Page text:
Angelo M. Codevilla is a retired professor of international relations at Boston University. Apart from his wide-ranging (and voluminous) academic writings, Dr. Cordevilla publishes frequently in CommentaryForeign Affairs, National Review, and the The New Republic. His op-eds have appeared in the New York Times, the Wall Street Journal, and the Washington Post.

“The 2016 election and its aftermath,” Codevilla writes, “reflect the distinction, difference, even enmity that has grown exponentially over the past quarter century between America’s ruling class and the rest of the country.” He elaborates:

“The government apparatus identifies with the ruling class’s interests, proclivities, and tastes, and almost unanimously with the Democratic Party. As it uses government power to press those interests, proclivities, and tastes upon the ruled, it acts as a partisan state. This party state’s political objective is to delegitimize not so much the politicians who champion the ruled from time to time, but the ruled themselves. Ever since Woodrow Wilson nearly a century and a half ago at Princeton, colleges have taught that ordinary Americans are rightly ruled by experts because they are incapable of governing themselves. Millions of graduates have identified themselves as the personifiers of expertise and believe themselves entitled to rule. Their practical definition of discrimination, intolerance, racism, sexism, etc., is neither more nor less than anyone’s reluctance to bow to them. It’s personal. “

Of course, we see this attitude every day – most recently in the differing attitudes displayed by the U.S. senators towards former acting attorney general Sally Yates’ testimony this week. Similarly, in the oral arguments on Monday before the U.S. Court of Appeals for the Fourth Circuit on the president’s proposed travel ban.

Dr. Codevilla elaborates that, since the inauguration:

“Well-nigh the entire ruling class — government bureaucracies, the judiciary, academia, media, associated client groups, Democratic officials, and Democrat-controlled jurisdictions — have joined in “Resistance” to the 2016 elections: “You did not win this election,” declared Tom Perez recently, the Democratic National Committee’s chairman. This is not about Donald Trump’s alleged character defects. The Resistance would have arisen against whoever represented Americans who had voted not to be governed as they have been for the past quarter-century. It is a cold civil war against a majority of the American people and their way of life. (emphasis added).

The task confronting statesmen, Codevilla writes, is to keep this “cold civil war” from turning hot. And that, he says, may require a new, pre-Jacksonian definition of federalism to take root. Specifically, Dr. Codevilla argues that:

“Now that identity politics have replaced the politics of persuasion and blended into the art of war, statesmen should try to preserve what peace remains through mutual forbearance toward jurisdictions that ignore or act contrary to federal laws, regulations, or court orders. “

We need, he writes, to limit “the U.S. government’s reach to what it can grasp without wrecking what remains of our national cohesion.” Specifically:

“Much of the heat in contemporary American politics comes from the attempt, principally from the Left but increasingly from the Right as well, to force the entire nation to live in precisely the same way with precisely the same values. Statesmanship should begin by questioning and moderating that tendency.”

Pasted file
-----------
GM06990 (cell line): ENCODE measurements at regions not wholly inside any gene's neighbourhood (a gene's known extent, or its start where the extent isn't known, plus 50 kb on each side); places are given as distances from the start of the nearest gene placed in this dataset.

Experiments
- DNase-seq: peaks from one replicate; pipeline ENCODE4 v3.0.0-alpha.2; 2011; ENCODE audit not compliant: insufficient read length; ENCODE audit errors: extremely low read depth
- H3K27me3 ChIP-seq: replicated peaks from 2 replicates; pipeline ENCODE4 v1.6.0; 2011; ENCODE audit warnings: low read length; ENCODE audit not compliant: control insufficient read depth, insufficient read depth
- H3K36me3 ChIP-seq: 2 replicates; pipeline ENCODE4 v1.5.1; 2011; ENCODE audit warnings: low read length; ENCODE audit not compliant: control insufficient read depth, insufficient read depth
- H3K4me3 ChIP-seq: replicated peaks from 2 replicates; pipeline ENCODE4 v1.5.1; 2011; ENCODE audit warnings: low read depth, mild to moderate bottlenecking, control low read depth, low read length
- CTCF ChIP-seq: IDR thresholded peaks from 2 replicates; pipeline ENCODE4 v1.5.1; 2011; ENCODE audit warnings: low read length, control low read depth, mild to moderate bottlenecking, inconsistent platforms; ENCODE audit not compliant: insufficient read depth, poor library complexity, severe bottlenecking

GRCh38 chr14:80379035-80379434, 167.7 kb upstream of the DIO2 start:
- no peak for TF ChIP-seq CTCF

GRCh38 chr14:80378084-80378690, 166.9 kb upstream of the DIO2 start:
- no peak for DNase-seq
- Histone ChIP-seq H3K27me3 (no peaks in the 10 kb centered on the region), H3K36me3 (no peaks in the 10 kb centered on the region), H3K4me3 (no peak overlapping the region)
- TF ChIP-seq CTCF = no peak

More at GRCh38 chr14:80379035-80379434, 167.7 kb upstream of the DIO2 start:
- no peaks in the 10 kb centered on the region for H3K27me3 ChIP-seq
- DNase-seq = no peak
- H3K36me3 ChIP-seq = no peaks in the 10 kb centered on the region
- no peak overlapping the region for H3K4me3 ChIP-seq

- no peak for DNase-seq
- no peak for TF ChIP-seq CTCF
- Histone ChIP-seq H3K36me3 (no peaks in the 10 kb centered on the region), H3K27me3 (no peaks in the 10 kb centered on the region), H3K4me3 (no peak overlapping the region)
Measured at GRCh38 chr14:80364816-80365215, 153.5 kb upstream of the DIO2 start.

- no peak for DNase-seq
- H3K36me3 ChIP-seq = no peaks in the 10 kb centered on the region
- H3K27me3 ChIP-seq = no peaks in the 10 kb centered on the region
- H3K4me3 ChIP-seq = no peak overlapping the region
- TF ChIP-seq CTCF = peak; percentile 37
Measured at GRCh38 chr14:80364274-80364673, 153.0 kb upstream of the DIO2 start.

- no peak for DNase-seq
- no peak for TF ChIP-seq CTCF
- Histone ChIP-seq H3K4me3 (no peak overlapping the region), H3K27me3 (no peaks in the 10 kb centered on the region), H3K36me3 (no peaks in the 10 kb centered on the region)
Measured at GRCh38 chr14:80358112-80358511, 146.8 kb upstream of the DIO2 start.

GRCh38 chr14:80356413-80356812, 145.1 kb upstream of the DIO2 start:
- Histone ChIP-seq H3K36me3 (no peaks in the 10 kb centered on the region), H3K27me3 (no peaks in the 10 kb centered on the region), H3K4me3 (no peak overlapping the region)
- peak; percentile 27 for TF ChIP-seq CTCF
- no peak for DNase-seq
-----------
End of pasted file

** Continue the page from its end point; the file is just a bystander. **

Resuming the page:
The solution, Dr. Codevilla contends, is a return to federalism – including on several issues on which the federals courts have decreed that there must be constitutional uniformity.

Codevilla’s prescription would allow red and blue states — especially California — to go their own way on red and blue issues, rather than trying to impose a particular side’s views on the whole nation via the federal government.

Something Codevilla omits to mention is that the term “cold civil war” was originally coined by the Left in response to Mr. Trump’s election. And, be it noted, author Elie Mystal’s description of the two sides — prepare to be insulted, folks; we’re “deplorable” — fully bears out Codevilla’s analysis. It was published on January 30th.

Writing in abovethelaw.com, Mystal states:

“It might seem like Trump and his executive branch are conducting a war against immigrants, or against Islam. But that’s just the spin the Trump administration wants you to believe. They’re confident they’ll win a war against immigrants. They know that their bigoted base — people who are too cowardly to seek truth or nuance about our real threats — will support that war.


“No, Trump’s real war is against us. His real battle is with American cosmopolitans. His targets are our sense of inclusiveness, our separation of powers, and our belief in the rule of law. Trump is fighting a civil war, and like the first one, the battle lines are regional. Once again, it’s urban versus rural. Once again, it’s people who think that discrimination against others is integral to “their way of life” versus elites who think America is better than that.” (my emphasis).

Mystal, a double-Harvard, states that he quit the law “to pursue a career as an on-line provocateur.” Good luck to him. And now let’s get back to Professor Codevilla’s thesis — and especially his prescription.

To be frank, I don’t know what I think of Codevilla’s solution. As an initial reaction, it seems certain to accelerate what Bill Bishop in 2004 labeled “the Big Sort” of the American people into red and blue states. This is reflected, among other ways, in the steady rise over the last twenty years of so-called “landslide” Congressional districts.

Second, Codevilla’s prescription could be labeled as the counsel of desperation. He sort of acknowledges this when he says:

“So many on all sides have withdrawn consent from one another, as well as from republicanism as defined by the Constitution and as it was practiced until the mid-20th century, that it is difficult to imagine how the trust and sympathy necessary for good government might ever return… In today’s circumstances, fostering mutual forbearance may require loosening the Union in unfamiliar and unwelcome ways to accommodate differences that may otherwise become far worse.”

On the other hand, we may have no choice. Because, if he’s right, we may be running out of time.

For example, much of what Codevilla identifies as the sources of “the heat” would be eliminated if a conservative Supreme Court overruled many of its social issues precedents and simply let the states go their differing ways. Whether that could be accomplished in time to hold the Union together is a matter worth pondering.

So is Dr. Codevilla’s analysis.

Angelo M. Codevilla has written an important article in the current issue of the Claremont Review of Books. The piece is generating a lot of attention. It should.